City Council is hereby recommended to approve Resolution No. 3989 to adopt revised water and sewer rates, effective November 1, 2020, to cover increased operating costs, bond covenants, and critical capital projects for the water system.
Water rates were last increased July 1, 2015, primarily to compensate for lower sales caused by drought-related water conservation. Following the drought, water sales remained at the drought levels and have not returned to previous, higher levels. Since 2015, operating costs have continued to increase, and more attention is now focused on critical capital improvement projects for the water system. The cash balance of the water system is fully depleted.
Sewer rates were last increased July 1, 2005, 15 years ago. Sewer rates have been constant because sewer operating costs are less variable than water, less capital equipment is involved, and because of contributions from sewer impact fees. However, increases in operating costs have caught up with revenue, and now rates must be increased. Sewer, unlike water, has a healthy fund balance of approximately $3 million. Consequently, the sewer system does not need a component of its rate increase to increase its fund balance or to cover project costs.
Working closely with City staff, Dan Bergmann of IGService has prepared a financial analysis and rate study which is the basis for the revised water and sewer rates. The full rate study is included with this staff report. In summary:
The critical components of the water rate increases are to:
- Cover operations and maintenance costs, including the bond covenant for debt service coverage.
- Collect additional rate-based revenue to cover new debt service for $7 million in new bonds for capital improvement projects, most notably reconstruction of the seven-million-gallon Derrick water tank.
- Rebuild the depleted water enterprise fund balance.
There are also two components of the water rate study that reduce rates slightly. First, the Series 2012 bonds are being refinanced, resulting in combined savings to water and sewer of approximately $100,000 per year. Second, associated with the refinance of the old bond money, and new bond money for new projects, is a third component of finance to enable payment of approximately $1 million to USBR to obtain a new long-term water supply agreement. Lower water rates associated with the new USBR agreement more than offset the debt service cost of the additional $1 million.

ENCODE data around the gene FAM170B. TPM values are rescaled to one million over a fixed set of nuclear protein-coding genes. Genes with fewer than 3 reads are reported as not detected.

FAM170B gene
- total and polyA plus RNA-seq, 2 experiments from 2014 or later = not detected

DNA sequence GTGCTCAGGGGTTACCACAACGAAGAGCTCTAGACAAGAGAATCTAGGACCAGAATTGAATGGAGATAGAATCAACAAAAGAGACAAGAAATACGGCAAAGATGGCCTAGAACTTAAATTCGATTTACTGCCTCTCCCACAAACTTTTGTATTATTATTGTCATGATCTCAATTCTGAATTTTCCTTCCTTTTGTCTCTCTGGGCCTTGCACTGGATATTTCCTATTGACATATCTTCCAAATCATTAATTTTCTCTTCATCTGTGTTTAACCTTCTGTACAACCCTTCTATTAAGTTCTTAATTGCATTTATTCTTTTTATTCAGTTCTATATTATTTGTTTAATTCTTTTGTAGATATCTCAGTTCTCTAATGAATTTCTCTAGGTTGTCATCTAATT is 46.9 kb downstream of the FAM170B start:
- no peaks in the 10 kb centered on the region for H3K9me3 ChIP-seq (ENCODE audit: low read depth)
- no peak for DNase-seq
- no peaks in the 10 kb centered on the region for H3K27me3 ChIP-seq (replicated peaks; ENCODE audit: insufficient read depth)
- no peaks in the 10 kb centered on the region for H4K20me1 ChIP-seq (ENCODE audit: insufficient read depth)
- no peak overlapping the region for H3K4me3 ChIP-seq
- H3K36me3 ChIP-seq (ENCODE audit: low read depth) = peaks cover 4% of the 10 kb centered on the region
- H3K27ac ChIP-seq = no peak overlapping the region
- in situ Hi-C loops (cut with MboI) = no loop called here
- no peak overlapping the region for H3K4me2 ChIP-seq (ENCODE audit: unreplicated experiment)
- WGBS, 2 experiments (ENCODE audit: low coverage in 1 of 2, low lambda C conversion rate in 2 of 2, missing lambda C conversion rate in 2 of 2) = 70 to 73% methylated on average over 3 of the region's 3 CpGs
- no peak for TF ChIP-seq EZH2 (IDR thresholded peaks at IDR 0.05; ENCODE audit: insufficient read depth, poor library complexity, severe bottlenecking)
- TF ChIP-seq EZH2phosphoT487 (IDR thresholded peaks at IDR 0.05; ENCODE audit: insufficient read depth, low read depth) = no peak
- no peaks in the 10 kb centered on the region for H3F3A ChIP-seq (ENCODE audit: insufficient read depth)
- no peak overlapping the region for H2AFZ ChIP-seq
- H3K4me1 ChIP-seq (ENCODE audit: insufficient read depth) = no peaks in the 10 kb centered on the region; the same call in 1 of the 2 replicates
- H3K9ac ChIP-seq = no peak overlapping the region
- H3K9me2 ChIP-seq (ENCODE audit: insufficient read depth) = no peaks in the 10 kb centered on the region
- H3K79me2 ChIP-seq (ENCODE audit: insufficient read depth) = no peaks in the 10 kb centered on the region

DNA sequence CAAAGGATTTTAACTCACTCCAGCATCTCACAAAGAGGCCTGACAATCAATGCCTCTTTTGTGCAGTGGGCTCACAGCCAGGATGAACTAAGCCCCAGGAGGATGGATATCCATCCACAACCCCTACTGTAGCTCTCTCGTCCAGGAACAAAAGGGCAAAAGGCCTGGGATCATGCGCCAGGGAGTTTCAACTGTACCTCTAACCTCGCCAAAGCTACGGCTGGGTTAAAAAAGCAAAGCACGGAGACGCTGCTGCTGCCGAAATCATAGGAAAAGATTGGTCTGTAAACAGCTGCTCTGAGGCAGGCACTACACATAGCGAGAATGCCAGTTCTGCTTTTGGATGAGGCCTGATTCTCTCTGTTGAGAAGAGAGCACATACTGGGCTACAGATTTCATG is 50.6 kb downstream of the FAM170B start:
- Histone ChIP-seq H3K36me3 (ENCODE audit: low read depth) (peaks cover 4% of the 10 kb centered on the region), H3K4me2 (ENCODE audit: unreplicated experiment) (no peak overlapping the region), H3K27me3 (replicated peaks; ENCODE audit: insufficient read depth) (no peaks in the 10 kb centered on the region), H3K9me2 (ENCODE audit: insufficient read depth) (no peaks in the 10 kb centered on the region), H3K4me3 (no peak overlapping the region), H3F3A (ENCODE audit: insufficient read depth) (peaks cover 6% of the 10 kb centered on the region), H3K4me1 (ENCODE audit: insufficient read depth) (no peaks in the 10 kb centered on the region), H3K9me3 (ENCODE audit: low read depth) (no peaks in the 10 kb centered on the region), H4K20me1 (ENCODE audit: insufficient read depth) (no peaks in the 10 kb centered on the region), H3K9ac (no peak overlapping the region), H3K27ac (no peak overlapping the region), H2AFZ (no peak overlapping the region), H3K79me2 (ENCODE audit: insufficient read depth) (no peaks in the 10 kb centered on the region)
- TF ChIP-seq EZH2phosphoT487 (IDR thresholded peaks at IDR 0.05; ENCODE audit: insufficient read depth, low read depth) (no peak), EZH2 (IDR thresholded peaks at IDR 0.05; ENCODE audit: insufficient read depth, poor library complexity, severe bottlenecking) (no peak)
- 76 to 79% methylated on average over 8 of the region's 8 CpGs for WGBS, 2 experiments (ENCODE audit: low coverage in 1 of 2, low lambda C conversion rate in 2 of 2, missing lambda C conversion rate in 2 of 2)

The critical component of the sewer rate study to achieve adequate rate-based revenue to cover increased operating expenses without reliance on impact fees, and to do so adequately to meet the bond covenant related to debt service coverage. The revised sewer rates are also reset to be more consistent with cost of service between residential and commercial customers. Specifically, the volumetric rate for commercial customers has been increased significantly, essentially doubled, to match the average system cost to process wastewater.
Much effort has been extended to communicate these needs with City Council and the public, as follows:
- A City Council workshop was held on July 29, 2020 to initially inform city council of the water and sewer system needs, and the associated costs and rate increases.
- A Proposition 218-compliant notice was sent to all customer as a billing insert with bills at the end of August. The notice explains the rate increases needed and provides the opportunity for customers to protest and attend the rate hearing on October 15, 2020.
- Virtual community meetings were advertised ahead of time and hosted by City Staff and Mr. Bergmann on Tuesday September 29th at 11 am, and Thursday October 8, at 6 pm.
Commercial customers with landscape water usage are being notified of the benefit of installing landscape water meters to avoid excessive monthly sewer bills during summer.
- The alternative is not to increase water and sewer rates. If so, water and sewer revenue will be less than operating expenses, bond covenants will be violated, and critical water system improvement projects will be suspended.
V. FISCAL IMPACT:
Over three years, stepped increases in water rates will increase rate-based revenue from the current level of $4.4 million per year by a projected total of $1.8 million. The projected revenue level of $6.2 million per year in FY 22/23 will be a 40 percent increase over the current revenue level. The 37 percent increase in sewer rates will increase revenue in the first year from the current level of $1.1 million per year to $1.5 million per year. For both water and sewer, three percent increases follow through the fifth year to enable revenue to follow projected inflationary increases in expenses.